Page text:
While this week’s papers didn’t capture my interest like the previous week’s papers on the gut-microbiome, I still enjoyed learning more about the behavioral effects of cocaine administration and sex differences in a cocaine-resistant phenotype. I’m excited to finally see some research using both female and male animals, as laboratory research has mainly used male animals until very recently. I personally preferred reading the Vassoler et. al paper; I found it is be particularly interesting because I’ve never encountered a paper examining the paternal line and its resulting behavioral effects on offspring. The results were a bit surprising; to my knowledge, human males are more susceptible to drug and alcohol addiction than women. Furthermore, severe exposure to drugs before or during pregnancy seems to produce a variety of behavioral effects in offspring and increase susceptibility to addiction. Therefore, the finding that cocaine-experienced male offspring (CocSired) had a protective advantage to cocaine self-administration was unexpected. The authors did acknowledge that the results are at odds with human data, which leads me to question the translatability of these experiments to human research. However, the fact that the researchers found the specific mechanism behind this increased protection (increased BNDF promoter acetylation in the sperm) was impressive and convincing.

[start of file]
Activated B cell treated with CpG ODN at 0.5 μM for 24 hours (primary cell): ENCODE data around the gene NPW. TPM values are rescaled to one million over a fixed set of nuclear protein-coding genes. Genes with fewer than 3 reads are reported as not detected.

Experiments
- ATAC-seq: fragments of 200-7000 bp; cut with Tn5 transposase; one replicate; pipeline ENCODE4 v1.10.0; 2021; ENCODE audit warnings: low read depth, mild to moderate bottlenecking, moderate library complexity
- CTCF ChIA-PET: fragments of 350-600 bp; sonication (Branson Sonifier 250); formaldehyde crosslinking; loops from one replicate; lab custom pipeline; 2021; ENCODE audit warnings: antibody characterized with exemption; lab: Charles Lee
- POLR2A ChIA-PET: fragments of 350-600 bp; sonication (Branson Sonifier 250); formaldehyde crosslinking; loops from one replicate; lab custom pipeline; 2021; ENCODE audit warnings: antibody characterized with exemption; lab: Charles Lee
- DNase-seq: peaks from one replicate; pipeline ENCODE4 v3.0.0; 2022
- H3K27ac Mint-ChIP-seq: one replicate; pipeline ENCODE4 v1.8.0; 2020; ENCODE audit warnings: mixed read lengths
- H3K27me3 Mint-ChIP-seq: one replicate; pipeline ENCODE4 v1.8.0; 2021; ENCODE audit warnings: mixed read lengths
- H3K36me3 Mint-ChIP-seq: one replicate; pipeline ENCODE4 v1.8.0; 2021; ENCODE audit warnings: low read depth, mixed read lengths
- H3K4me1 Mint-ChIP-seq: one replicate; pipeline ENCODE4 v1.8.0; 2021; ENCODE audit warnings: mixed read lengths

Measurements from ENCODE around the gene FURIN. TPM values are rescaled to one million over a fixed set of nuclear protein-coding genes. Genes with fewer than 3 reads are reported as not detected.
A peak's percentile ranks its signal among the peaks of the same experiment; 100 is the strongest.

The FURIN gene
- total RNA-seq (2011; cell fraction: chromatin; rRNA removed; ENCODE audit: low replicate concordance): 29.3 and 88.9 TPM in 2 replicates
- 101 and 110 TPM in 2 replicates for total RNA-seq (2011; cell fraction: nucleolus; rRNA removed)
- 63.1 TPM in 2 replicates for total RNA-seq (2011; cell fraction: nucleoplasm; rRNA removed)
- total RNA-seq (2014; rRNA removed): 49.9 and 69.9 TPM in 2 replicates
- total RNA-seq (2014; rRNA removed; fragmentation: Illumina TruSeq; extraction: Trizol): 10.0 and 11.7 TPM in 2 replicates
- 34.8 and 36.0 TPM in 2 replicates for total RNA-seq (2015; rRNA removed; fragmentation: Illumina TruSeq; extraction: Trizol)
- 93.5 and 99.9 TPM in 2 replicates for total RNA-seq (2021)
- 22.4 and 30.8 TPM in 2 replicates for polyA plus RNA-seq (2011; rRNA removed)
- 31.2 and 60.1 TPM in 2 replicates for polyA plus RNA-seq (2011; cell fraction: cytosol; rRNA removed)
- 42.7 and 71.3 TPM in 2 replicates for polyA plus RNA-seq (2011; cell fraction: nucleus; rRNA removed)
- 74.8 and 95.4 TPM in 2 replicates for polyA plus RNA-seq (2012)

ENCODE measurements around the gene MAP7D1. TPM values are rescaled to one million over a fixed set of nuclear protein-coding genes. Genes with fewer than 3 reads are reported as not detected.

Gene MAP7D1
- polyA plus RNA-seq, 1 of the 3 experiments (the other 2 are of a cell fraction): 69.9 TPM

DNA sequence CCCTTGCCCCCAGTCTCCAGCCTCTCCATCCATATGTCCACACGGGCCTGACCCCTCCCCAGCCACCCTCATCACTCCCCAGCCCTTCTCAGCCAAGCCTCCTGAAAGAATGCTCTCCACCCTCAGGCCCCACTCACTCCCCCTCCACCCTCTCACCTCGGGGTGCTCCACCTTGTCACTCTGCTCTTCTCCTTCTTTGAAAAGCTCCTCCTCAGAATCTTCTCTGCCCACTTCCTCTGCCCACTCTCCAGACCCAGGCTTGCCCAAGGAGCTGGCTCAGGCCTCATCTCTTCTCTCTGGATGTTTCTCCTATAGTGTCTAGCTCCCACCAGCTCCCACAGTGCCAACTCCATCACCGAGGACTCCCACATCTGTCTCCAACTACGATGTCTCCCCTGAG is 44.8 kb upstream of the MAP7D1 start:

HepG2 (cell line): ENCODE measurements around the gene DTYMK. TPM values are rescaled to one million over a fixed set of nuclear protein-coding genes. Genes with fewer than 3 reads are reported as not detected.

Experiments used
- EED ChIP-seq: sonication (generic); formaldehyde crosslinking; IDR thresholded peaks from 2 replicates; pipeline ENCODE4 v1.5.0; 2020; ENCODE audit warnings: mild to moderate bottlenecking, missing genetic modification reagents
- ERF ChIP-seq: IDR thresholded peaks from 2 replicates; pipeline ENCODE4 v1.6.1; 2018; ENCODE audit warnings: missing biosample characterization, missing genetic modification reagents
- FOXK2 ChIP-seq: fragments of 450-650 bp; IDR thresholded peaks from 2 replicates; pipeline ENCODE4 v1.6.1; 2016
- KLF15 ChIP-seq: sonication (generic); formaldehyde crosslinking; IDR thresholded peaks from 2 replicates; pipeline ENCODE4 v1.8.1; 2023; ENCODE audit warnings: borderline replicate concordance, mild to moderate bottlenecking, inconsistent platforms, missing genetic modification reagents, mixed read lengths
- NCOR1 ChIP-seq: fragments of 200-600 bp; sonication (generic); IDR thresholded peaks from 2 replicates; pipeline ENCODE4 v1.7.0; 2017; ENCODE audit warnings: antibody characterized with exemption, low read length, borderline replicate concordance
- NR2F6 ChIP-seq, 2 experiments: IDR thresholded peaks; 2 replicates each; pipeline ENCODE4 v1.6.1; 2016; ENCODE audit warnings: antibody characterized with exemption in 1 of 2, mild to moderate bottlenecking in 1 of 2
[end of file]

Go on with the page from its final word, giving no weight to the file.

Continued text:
I was underwhelmed by the results of the Holly et. al paper. I appreciate that the researchers were able to find a sex difference in socially stressed females and males when exposed to cocaine. However, I wish the researchers had elaborated on the different phases on the estrus cycle in regards to their results; I was not entirely convinced that estradiol was only involved in social-defeat behavioral sensitization and not the binge duration. Overall, I think this paper provides a promising foundation for further research regarding sex differences, cocaine exposure, and the estrogen/dopamine relationship.